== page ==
Our report ‘Unpaid Internships in the Voluntary Sector’ demonstrates that unpaid internships are on the increase. They are becoming the fastest growing source of abuse under the National Minimum Wage regulations. Unpaid internships aren’t just wrong but in many cases they are illegal. Under employment law, people who work set hours, do set tasks and contribute value to an organisation are “workers” and are entitled to the National Minimum Wage but many employers in the voluntary sector are paying their interns nothing.

 

We need your help to stop this, and to help the thousands of unpaid interns. Click here to sign your support to this campaign and tell us how your organisation treats interns.

 

We are also strongly urging all reasonable employers who care about their workers to sign up to a voluntary code that pledges they will end unpaid internships and pay all interns at least the National Minimum Wage. Please ask your employer to sign up to this pledge which you can view here.

 

Support the Youth Workers Strike, Oxford, August 23

Unite the union announced  that youth workers employed by Oxfordshire county council will begin a series of one day walkouts from Tuesday 23 August over job cuts and service closures.

The jobs of around 80 youth workers, who care for hundreds of vulnerable young people across the county, are at risk as the council pushes ahead with its re-structuring exercise. The cuts will hit the prime minister’s constituency of Witney where people as young as 12 years of age have been fighting to save their youth service.

Unite has said that the Conservative-led council’s decision to offload the running of its 26 youth centres and two detached youth teams exposes a local authority with scant regard for the needs of young people in the county warning that dismantling the top class youth service will push young people onto the streets.

Oxfordshire county council plans to slash youth service funding from £3.7 million to £1.4 million making the county the lowest contributor to youth services in all of England. Within the council’s overall budget of £800 million, the cut will save a miniscule 0.17 per cent, but the impact on the service and its recipients will be huge and very damaging.

Mike Beal, chair of the Unite community and youth worker sector Oxford, said: “Youth workers would much rather be doing their jobs but the council is turning its back on young people. They will take strike action with a very heavy heart but how else can they get an unthinking council to listen?

“Oxfordshire county council’s plans to dismantle its youth service are short-sighted. They will tear apart the youth service at the very time when it is needed most. I have spoken to a number of young people who all say that without their local youth club they would be hanging out on street corners. Youth clubs provide safe places for them to go.

“Across the county, young people have shown again and again that they are not as portrayed – as apathetic – and that they do want to contribute to Oxfordshire by fighting to save their services. By ignoring their pleas, this council risks confirming young people’s worst suspicions – that politicians are not interested in them.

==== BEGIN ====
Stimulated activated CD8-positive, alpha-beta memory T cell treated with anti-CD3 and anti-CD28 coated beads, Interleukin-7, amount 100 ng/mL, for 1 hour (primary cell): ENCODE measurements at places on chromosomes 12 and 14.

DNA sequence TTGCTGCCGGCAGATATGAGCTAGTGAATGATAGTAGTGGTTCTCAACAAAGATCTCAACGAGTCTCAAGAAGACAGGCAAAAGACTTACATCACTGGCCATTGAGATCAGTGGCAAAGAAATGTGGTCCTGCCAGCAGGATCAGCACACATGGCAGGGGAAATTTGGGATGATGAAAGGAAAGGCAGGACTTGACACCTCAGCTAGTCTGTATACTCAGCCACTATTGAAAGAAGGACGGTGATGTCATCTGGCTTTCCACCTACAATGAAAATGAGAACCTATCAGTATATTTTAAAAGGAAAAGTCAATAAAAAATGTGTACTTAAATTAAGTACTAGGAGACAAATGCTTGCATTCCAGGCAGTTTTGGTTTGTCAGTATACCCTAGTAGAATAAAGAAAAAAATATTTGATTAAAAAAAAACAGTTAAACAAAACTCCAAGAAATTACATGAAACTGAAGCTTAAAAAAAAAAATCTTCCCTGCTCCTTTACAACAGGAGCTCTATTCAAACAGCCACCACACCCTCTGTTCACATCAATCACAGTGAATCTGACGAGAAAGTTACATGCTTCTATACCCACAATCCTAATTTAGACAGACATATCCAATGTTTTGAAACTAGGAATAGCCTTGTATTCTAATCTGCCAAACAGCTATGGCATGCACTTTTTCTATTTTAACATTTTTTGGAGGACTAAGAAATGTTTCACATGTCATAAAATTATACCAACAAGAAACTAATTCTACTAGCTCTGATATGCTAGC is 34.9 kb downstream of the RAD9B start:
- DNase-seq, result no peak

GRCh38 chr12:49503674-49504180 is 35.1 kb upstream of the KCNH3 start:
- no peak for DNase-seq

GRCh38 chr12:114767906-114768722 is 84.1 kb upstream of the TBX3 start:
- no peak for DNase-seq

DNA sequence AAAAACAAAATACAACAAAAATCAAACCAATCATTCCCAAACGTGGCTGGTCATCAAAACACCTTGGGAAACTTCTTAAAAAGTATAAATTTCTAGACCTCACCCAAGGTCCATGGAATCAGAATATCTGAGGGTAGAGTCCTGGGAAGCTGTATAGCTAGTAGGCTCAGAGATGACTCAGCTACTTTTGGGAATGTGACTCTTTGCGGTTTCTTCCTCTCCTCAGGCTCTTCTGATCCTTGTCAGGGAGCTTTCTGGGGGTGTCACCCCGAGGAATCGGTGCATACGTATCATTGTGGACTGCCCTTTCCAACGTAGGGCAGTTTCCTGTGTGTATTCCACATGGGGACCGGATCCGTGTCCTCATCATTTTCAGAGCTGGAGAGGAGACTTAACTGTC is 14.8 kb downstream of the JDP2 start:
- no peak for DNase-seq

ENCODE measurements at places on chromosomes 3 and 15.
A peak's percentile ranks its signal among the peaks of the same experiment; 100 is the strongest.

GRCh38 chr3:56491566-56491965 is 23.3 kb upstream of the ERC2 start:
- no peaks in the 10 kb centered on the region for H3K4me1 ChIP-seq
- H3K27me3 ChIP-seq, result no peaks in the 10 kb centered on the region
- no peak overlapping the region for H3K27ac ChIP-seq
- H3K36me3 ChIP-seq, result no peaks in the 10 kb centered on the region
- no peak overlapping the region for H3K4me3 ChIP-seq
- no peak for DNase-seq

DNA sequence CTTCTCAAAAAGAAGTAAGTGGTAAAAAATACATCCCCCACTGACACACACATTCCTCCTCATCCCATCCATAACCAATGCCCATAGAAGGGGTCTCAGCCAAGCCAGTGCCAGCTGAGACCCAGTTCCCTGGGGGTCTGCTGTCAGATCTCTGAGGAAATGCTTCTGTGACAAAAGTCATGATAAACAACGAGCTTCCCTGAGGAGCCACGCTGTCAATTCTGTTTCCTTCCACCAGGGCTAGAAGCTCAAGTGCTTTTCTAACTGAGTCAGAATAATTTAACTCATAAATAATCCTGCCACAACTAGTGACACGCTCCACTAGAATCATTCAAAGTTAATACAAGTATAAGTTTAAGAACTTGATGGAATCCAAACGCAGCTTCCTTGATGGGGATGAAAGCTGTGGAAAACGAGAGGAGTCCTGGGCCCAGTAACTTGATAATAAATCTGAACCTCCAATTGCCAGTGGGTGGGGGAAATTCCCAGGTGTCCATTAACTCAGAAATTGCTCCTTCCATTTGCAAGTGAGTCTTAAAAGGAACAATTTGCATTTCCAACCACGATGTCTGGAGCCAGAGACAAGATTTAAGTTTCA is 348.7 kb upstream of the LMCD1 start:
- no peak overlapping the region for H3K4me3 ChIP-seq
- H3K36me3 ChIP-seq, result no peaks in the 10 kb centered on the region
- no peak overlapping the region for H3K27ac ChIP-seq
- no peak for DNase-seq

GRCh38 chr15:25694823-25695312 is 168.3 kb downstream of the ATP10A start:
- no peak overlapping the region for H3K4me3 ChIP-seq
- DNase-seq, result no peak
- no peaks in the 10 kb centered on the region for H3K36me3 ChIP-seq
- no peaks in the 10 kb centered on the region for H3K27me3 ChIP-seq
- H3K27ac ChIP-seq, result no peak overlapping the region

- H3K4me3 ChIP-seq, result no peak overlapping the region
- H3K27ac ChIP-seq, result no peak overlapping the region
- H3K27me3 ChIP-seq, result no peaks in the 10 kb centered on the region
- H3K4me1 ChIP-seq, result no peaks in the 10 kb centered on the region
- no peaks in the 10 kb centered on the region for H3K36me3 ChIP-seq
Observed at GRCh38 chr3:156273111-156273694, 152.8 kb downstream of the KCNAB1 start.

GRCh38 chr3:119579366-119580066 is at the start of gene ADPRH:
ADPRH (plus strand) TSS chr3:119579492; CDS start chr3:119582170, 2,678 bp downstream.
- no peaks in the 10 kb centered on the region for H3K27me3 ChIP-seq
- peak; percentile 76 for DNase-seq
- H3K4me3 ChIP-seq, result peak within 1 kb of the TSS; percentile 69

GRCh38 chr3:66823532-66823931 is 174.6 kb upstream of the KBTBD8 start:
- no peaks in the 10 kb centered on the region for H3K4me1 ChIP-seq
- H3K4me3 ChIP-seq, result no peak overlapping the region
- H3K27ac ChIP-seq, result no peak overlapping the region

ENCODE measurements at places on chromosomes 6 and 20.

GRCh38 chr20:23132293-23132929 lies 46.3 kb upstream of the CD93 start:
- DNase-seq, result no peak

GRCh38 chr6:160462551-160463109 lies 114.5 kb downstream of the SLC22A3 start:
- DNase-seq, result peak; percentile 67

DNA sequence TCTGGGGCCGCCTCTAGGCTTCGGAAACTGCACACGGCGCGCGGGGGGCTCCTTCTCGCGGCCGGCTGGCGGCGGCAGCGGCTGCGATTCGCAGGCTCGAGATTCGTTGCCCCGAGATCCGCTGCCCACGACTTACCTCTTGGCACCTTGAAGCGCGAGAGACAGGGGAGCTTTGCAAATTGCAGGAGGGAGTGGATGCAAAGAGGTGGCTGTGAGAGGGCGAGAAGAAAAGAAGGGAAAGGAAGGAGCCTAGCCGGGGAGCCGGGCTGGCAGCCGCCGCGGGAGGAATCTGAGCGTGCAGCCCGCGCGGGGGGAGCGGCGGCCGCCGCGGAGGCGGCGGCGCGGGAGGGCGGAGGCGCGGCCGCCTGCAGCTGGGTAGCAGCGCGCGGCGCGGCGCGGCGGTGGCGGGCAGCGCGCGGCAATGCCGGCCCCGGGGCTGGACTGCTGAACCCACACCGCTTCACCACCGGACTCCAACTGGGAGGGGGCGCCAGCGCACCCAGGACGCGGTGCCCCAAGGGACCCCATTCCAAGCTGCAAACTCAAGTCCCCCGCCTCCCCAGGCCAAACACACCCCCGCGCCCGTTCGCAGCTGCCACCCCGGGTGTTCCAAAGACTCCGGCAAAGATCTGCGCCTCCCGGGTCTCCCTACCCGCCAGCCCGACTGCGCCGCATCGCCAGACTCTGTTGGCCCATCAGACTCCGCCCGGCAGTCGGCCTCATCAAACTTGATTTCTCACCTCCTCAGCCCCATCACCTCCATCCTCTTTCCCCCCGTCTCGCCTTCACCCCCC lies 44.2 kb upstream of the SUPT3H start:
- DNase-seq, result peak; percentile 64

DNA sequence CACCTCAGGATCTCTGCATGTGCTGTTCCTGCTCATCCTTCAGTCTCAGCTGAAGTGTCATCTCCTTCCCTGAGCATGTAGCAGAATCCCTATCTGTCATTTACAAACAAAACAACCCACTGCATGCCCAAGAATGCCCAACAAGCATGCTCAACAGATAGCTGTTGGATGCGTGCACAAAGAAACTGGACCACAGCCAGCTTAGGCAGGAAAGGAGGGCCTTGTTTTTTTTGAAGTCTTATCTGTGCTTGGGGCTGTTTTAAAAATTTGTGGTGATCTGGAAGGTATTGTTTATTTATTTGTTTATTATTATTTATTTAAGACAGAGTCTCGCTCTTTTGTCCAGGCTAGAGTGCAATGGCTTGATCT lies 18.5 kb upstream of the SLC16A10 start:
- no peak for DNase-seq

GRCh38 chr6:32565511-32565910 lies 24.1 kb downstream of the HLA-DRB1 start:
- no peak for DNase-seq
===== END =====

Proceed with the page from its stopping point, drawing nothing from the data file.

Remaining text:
“Oxfordshire county council is failing young people and failing its dedicated workforce of trained, professional youth workers.

“The youth service in Oxfordshire is top class. It is efficient and far more cost effective than picking up the pieces afterwards. The jobs we do make a difference to young lives. Oxfordshire county council must think again.”

Doug Nicholls, Unite national officer for the community, youth worker and not for profit sector said: “Youth workers in Oxfordshire will be taking this day of action with a heavy heart, but are determined to challenge the council’s short-sighted decision to dismantle its top class youth service.

“Many workers will be taking action for the first time. Our members work with some of the most marginalised young people in our society – those living in poverty, fighting loneliness and struggling to engage. The jobs they do make a difference to young lives.

“The prime minister had the audacity to speak from his so-called favourite youth club in Witney last week in the wake of the UK riots, but failed to defend the county’s dedicated team of youth workers.

“If Cameron had taken the time last week to listen to youth workers then he would hear why the great work being done in his constituency must not be lost. Youth clubs provide safe places for young people to go and are needed now more then ever.

“Young people have been given a very rough ride by this government and now Oxfordshire county council wants to slash its youth service budget when it already ranks a dismal 104th out of 118 local authorities for net expenditure on youth provision.

“This shows scant regard to the needs of young people in the county. Oxfordshire county council is sending a message to its young people that it does not care.”

Workers were balloted on the 18 July with the majority (14 to 1) voting in favour of strike action.

We urge you to show support on the day: Visit picket lines in Banbury

8 – 10am Samuelson House, Tramway Rd,

10.15am – 12pm Banbury Youth Centre, Hilton Rd,

12.15pm – 2pm rally Town Hall, Bridge St, Banbury.

Details of Unite coach from Oxford to follow …

Please invite others.